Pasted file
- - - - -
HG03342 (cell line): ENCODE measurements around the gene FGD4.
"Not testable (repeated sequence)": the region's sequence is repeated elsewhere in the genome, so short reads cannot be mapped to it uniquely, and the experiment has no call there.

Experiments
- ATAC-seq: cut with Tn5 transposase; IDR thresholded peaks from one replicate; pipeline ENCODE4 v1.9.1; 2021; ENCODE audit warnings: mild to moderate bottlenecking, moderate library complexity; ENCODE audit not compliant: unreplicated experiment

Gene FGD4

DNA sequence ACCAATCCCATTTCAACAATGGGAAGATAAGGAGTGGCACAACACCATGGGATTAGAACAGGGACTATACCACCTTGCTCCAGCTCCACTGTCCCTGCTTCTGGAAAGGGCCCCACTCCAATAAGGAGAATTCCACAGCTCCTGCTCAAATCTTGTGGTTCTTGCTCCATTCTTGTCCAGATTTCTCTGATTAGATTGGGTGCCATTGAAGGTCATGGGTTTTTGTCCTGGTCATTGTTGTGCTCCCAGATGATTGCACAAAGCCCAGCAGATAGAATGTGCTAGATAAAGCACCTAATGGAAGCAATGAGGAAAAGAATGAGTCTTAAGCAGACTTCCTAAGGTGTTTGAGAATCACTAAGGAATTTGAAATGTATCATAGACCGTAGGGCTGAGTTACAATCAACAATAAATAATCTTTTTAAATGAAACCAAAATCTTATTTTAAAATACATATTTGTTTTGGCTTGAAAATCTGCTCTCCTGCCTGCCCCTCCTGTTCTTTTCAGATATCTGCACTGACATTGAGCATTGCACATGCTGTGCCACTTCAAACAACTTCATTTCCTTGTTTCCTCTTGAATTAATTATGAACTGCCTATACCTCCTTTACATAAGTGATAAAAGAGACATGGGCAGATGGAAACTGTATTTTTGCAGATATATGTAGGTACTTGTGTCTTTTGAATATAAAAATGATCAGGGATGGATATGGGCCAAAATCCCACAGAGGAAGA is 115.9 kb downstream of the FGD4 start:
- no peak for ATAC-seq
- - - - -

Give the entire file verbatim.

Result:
HG03342 (cell line): ENCODE measurements around the gene FGD4.
"Not testable (repeated sequence)": the region's sequence is repeated elsewhere in the genome, so short reads cannot be mapped to it uniquely, and the experiment has no call there.

Experiments
- ATAC-seq: cut with Tn5 transposase; IDR thresholded peaks from one replicate; pipeline ENCODE4 v1.9.1; 2021; ENCODE audit warnings: mild to moderate bottlenecking, moderate library complexity; ENCODE audit not compliant: unreplicated experiment

Gene FGD4

DNA sequence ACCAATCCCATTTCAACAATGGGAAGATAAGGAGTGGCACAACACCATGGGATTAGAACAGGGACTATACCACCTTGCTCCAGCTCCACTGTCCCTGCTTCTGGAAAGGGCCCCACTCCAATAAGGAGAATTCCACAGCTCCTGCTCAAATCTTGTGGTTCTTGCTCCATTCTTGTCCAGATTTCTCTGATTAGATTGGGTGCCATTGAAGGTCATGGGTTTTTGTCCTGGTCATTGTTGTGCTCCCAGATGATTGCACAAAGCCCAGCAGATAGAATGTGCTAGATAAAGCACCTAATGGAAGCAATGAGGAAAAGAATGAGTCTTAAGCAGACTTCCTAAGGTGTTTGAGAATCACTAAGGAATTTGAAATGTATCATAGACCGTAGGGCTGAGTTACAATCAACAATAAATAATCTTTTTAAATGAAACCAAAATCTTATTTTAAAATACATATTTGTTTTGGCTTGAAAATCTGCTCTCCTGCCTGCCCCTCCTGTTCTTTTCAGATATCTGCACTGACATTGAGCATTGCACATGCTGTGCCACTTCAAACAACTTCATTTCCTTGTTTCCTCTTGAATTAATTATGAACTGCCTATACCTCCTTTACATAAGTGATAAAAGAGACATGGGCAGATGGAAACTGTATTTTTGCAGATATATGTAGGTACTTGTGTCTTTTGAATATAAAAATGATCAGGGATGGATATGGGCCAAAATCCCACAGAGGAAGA is 115.9 kb downstream of the FGD4 start:
- no peak for ATAC-seq